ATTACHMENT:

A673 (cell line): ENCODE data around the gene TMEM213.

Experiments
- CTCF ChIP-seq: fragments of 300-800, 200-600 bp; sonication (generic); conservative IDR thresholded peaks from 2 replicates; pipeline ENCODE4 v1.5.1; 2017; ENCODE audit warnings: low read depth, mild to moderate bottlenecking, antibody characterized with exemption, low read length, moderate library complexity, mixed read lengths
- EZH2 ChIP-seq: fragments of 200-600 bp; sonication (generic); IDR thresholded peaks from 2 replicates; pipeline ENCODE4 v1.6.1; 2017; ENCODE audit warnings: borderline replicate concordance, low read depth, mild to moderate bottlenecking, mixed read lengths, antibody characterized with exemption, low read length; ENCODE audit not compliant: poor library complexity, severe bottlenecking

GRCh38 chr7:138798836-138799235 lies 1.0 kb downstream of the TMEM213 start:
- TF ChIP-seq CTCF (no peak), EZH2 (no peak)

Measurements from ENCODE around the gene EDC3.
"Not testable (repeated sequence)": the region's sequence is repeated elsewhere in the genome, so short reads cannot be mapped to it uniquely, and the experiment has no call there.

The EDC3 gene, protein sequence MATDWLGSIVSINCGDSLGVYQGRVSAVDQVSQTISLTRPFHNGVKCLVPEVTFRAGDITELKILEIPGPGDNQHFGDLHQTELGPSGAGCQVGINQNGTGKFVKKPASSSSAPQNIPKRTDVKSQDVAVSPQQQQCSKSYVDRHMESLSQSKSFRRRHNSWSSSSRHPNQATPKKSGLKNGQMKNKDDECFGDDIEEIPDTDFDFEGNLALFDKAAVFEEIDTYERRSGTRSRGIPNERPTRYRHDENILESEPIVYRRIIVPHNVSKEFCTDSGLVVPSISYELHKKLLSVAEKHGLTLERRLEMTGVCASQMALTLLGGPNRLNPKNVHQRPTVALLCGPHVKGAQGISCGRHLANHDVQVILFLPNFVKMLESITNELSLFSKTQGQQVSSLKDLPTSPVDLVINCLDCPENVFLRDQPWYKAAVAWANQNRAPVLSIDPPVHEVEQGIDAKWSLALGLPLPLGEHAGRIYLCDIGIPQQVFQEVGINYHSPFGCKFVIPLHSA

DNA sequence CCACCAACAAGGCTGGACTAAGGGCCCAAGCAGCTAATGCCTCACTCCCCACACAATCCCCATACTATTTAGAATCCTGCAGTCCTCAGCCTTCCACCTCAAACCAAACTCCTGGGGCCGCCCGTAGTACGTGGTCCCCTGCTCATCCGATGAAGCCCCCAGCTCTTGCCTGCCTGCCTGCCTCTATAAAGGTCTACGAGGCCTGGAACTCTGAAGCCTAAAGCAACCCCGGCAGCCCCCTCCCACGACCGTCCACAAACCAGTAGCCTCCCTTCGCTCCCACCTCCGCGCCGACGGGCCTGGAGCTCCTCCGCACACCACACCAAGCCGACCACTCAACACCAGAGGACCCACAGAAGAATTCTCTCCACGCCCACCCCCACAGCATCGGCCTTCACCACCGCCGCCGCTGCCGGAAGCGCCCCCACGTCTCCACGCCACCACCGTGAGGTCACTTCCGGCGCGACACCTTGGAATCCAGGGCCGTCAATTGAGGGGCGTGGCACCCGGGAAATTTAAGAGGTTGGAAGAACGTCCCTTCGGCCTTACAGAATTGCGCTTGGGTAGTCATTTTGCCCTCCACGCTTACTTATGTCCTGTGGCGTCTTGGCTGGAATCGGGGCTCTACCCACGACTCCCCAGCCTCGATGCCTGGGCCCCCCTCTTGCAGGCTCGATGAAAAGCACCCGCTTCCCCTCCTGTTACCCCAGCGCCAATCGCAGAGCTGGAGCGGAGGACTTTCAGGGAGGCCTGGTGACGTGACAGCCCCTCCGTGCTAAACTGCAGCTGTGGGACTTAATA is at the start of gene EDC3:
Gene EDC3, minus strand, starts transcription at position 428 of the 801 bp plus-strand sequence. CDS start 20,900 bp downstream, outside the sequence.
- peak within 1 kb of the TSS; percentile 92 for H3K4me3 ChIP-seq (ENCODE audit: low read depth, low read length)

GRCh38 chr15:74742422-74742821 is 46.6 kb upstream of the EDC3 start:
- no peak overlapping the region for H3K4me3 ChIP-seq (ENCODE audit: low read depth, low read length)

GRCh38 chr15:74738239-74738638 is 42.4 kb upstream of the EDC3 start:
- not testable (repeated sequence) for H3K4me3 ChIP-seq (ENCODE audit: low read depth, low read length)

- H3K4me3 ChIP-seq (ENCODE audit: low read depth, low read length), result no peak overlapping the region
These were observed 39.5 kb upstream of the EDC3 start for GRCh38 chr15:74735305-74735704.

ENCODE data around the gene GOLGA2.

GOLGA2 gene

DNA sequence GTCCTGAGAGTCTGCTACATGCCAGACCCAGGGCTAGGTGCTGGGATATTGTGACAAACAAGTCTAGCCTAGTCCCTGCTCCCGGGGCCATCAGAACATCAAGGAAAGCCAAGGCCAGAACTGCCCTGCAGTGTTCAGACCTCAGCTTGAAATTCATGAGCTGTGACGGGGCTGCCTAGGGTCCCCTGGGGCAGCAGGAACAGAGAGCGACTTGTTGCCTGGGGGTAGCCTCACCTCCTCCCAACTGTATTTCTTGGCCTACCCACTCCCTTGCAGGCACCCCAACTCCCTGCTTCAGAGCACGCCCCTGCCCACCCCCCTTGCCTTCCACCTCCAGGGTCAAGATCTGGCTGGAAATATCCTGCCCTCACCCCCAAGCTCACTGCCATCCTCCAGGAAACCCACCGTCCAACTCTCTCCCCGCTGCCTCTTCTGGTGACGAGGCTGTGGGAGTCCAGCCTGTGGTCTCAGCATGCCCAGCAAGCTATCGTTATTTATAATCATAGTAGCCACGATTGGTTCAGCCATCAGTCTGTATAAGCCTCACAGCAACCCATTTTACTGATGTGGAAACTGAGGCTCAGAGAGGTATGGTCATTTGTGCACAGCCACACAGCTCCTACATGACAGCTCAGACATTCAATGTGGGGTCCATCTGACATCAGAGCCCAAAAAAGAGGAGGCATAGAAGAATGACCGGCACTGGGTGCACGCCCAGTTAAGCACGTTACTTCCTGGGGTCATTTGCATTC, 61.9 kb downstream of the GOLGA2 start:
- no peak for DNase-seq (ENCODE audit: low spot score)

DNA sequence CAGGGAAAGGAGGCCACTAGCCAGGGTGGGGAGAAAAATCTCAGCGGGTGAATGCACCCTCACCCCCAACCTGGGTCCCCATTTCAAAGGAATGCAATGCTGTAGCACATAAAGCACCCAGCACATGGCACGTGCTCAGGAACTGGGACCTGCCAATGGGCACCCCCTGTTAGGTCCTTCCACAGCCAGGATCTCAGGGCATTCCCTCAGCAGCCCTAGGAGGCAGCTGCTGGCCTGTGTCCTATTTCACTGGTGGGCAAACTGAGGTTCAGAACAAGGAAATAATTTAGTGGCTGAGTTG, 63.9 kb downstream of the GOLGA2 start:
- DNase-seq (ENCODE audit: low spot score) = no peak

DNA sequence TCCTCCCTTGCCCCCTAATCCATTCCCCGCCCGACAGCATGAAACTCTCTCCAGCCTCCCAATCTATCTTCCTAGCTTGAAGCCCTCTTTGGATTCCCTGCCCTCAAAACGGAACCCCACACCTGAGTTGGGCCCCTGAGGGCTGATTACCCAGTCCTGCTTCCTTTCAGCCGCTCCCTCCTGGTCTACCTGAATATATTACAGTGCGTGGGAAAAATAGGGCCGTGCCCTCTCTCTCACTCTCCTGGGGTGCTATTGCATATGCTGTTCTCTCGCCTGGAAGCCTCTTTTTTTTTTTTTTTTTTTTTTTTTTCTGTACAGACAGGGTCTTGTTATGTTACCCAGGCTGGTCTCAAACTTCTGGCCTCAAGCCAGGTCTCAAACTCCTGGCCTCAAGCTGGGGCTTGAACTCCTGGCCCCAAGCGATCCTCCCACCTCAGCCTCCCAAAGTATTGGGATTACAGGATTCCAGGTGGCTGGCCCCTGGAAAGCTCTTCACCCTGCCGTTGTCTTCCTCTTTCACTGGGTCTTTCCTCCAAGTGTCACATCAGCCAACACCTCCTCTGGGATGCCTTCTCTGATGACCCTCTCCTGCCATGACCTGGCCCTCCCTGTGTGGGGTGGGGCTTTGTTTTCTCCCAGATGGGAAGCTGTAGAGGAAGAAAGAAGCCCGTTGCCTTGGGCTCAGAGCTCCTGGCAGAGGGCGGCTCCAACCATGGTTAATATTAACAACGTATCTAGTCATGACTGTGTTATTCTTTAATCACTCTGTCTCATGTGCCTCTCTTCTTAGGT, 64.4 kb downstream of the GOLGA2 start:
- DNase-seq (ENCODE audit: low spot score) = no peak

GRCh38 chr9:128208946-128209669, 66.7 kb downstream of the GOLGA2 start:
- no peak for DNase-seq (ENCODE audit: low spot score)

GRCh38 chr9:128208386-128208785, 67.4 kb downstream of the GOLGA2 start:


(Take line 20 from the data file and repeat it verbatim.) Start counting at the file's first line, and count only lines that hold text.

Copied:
GOLGA2 gene